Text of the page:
More tears and gnashing of teeth from both parties. Feelings hurt. Apologies given and accepted. Real, honest heartfelt apologies. Breaking through the veil of you need to be happy because it’s Christmas feelings to the real stuff. The love we often take for granted. Another bittersweet Christmas memory for the books. I think it will be more sweet than bitter in the remembering.

Oh, the last final gift?

Marcel the Shell

What’s that? You don’t know who Marcel the Shell is?

Only the cutest shell EVER!

P. S. – Marcel was a big hit at the class party.

Common Resentment

I’m a bit of a bird snob.

I love watching birds, just not all birds. I have a large picture window in my office. Just outside this window, I have strategically placed two bird feeders and a bird bath so that I can look outside and watch the array of birds native to this part of Texas.

There are cardinals (my personal favorite)

finches and sparrows

the loud and proud Blue Jay

The State bird of Texas, the mockingbird

But mostly there are doves…

Lots and lots of doves.

So many in fact, that frankly they’ve become a nuisance for me.

There are dozens of them. While some weigh down the feeders, others peck on the ground for seed. More await on the roof. They're everywhere.

They’re like rodents with wings. Hungry rodents. The city pigeon’s country cousins. I bought three 5 pound bags of bird seed over the weekend. As of Thursday afternoon, those bags are empty. I don’t want to look at these doves. They’re common, they’re dull, and they are eating up the bird seed I would much rather be eaten by the birds I actually like. Then something occurred to me while I was watching them gobble up all that bird seed and repeatedly fly into the window. (Yeah, they’re dumb, too.) I have turned this pleasant experience into something less than that because I’ve lost my ability to see them as anything special. But they are special.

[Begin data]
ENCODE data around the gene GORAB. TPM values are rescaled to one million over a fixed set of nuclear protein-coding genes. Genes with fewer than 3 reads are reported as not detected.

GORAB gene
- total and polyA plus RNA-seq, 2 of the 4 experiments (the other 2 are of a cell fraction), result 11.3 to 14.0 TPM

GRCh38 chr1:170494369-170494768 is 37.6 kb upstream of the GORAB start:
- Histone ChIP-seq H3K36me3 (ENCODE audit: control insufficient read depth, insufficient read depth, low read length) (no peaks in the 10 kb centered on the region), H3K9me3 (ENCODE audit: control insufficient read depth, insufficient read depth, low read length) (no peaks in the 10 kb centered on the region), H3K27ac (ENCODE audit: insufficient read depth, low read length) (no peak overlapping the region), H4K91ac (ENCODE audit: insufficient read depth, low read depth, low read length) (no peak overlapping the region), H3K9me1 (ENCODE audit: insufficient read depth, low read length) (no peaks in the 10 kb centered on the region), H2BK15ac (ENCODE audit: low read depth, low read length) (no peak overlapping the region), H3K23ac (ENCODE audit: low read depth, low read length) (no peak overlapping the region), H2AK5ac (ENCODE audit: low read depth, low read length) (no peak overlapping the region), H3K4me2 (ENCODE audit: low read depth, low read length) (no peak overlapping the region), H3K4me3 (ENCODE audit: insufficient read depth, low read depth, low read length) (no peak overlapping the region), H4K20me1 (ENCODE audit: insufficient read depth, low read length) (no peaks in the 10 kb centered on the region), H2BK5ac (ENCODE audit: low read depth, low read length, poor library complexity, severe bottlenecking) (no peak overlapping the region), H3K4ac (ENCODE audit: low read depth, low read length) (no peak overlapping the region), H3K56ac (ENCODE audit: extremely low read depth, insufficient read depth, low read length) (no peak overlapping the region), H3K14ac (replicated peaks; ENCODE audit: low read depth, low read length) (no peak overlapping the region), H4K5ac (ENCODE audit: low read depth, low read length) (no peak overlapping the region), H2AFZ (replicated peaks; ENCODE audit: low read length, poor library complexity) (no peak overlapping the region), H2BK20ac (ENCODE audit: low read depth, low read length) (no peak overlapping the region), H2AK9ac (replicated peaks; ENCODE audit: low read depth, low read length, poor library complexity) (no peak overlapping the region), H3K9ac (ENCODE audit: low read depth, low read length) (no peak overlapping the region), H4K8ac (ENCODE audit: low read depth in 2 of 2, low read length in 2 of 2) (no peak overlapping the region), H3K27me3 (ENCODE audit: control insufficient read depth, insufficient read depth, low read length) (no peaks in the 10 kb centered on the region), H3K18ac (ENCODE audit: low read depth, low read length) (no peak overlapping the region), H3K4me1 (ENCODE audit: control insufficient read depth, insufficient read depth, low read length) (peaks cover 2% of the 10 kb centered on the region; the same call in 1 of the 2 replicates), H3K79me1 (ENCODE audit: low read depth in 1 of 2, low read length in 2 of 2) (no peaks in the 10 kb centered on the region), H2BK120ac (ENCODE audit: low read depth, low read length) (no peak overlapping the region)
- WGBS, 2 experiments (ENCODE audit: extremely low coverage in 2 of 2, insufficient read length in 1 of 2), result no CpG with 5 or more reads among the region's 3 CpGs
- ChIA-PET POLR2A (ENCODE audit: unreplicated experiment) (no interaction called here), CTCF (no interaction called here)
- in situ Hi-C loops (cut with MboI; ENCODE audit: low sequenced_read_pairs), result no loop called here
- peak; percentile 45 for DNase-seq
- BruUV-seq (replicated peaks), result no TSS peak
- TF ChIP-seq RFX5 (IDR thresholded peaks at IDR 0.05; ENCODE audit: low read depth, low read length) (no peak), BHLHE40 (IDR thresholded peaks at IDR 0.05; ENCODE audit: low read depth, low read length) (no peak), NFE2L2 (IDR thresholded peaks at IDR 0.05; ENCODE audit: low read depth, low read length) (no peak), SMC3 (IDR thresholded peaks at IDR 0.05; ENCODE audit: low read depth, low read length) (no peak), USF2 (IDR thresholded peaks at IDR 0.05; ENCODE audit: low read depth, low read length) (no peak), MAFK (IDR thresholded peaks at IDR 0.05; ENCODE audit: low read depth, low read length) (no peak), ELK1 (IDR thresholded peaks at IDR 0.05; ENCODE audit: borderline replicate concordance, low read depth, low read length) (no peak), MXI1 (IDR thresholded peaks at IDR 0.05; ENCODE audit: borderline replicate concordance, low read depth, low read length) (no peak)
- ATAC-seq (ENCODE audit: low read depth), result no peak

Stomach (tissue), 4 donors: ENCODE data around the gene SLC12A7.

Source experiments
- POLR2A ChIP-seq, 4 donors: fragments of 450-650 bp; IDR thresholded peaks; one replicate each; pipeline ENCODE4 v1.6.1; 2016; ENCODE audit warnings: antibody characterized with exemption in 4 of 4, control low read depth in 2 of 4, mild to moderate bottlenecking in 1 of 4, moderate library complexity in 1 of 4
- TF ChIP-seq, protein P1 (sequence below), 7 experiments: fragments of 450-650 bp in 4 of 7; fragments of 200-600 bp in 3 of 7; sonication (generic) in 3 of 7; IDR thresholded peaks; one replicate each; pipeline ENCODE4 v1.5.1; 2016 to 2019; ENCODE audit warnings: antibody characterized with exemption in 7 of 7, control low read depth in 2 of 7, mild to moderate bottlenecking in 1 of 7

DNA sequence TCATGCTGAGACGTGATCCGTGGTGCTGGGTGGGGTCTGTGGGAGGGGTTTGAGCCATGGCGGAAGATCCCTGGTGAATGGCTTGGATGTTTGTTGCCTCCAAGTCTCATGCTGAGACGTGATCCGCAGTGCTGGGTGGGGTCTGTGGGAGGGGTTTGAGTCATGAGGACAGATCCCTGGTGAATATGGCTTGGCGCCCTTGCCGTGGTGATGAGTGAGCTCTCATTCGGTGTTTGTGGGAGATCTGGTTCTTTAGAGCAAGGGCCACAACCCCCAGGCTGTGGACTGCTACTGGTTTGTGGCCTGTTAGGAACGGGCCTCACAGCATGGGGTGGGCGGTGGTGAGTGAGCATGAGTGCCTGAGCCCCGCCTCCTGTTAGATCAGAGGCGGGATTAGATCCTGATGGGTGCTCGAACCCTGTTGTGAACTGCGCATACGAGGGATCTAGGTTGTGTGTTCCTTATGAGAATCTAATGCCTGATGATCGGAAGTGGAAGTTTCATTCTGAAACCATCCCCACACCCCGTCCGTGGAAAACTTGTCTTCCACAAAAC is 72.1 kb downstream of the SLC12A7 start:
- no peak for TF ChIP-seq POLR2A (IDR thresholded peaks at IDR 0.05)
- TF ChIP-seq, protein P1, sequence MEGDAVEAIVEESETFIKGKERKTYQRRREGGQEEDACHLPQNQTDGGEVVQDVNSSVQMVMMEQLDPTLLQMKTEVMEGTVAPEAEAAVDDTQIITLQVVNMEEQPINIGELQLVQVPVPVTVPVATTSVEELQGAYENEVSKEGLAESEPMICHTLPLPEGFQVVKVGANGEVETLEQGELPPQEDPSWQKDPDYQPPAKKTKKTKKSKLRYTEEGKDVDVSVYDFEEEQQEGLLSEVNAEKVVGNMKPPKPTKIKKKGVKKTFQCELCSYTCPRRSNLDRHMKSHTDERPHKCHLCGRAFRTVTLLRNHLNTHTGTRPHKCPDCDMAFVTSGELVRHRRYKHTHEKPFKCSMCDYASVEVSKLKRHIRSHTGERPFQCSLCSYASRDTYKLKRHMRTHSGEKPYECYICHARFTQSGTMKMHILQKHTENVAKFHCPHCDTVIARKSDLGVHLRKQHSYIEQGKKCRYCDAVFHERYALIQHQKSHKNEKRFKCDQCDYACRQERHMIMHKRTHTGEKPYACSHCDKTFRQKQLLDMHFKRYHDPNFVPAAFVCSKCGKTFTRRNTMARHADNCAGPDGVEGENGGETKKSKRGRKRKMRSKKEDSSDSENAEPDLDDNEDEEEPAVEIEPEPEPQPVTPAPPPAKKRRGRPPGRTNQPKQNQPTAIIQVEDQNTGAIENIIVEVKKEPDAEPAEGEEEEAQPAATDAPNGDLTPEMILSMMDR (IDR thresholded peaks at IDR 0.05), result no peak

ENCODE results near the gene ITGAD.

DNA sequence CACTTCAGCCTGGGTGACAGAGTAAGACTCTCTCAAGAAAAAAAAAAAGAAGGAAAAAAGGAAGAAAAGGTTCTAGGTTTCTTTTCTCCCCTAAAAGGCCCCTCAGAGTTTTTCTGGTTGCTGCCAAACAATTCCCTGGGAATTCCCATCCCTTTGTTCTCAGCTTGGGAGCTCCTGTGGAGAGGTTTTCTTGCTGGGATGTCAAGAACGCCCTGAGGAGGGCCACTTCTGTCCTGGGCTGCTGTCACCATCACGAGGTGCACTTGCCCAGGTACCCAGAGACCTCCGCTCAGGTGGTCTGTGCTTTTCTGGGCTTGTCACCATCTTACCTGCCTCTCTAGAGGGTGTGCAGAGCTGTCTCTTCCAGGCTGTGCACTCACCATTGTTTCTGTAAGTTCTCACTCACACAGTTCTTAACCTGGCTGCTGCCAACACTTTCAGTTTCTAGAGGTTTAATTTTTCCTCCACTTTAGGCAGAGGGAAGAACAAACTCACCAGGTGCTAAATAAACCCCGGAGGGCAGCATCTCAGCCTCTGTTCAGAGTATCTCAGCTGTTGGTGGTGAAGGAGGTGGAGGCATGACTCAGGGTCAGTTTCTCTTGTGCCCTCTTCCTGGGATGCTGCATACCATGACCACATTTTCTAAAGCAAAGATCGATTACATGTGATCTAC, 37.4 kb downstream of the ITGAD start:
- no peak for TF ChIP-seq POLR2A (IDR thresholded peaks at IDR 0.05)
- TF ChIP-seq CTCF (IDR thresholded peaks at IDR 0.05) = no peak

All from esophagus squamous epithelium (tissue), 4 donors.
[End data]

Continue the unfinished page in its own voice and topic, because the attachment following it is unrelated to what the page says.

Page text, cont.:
and the Holy Spirit descended on him in bodily form like a dove. And a voice came from heaven: “You are my Son, whom I love; with you I am well pleased.” ~ Luke 3:22

Dove image courtesy of

How could I have disdain for a bird whose descent is compared to that of the Holy Spirit upon Jesus?

But familiarity really does breed contempt. The images I conjure up in my mind when I think of the American bald eagle are similar to this one. Majestic, independent, powerful and graceful.

Bald eagle image courtesy of

And frankly, that’s the image I want in my mind. But how would your image change of the National bird of the USA if you saw hundreds of them every day scouring a landfill in search of food?